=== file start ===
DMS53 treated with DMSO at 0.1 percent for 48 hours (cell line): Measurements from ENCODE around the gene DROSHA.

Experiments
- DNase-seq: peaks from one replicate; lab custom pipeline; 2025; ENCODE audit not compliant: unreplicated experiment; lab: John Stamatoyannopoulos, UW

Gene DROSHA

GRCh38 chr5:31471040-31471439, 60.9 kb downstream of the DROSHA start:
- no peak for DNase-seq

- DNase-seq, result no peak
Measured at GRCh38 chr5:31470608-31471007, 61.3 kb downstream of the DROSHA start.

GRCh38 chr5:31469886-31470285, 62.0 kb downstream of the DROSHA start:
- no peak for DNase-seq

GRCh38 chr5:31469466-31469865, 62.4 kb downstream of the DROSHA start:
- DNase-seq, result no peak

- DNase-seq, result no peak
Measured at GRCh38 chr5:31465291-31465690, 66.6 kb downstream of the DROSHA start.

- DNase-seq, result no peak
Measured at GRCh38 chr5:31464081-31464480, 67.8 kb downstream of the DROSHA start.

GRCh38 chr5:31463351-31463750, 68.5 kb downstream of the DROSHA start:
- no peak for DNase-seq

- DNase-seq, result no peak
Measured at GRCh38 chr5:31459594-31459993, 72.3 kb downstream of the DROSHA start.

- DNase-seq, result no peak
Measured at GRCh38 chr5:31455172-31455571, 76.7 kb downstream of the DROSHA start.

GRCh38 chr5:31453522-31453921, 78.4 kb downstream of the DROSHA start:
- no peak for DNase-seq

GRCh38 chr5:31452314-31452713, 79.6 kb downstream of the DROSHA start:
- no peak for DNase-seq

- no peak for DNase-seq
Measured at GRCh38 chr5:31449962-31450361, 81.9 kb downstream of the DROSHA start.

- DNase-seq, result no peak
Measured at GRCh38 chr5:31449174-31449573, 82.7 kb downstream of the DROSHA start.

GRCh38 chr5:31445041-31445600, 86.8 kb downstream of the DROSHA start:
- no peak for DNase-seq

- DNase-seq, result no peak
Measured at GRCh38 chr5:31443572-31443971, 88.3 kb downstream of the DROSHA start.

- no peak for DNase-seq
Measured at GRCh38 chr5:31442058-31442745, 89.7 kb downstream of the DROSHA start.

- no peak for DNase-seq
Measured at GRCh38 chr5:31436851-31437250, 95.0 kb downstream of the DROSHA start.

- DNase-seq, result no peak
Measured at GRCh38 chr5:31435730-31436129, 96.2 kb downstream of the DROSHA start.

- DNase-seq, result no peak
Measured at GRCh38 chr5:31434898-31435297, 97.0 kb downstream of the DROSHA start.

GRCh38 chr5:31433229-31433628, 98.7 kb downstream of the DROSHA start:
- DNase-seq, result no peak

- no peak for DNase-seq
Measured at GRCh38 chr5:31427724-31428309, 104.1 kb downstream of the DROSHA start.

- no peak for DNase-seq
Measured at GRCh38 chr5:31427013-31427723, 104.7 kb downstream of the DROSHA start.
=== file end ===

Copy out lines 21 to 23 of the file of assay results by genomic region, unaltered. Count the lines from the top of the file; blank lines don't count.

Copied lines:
- DNase-seq, result no peak
Measured at GRCh38 chr5:31455172-31455571, 76.7 kb downstream of the DROSHA start.

GRCh38 chr5:31453522-31453921, 78.4 kb downstream of the DROSHA start: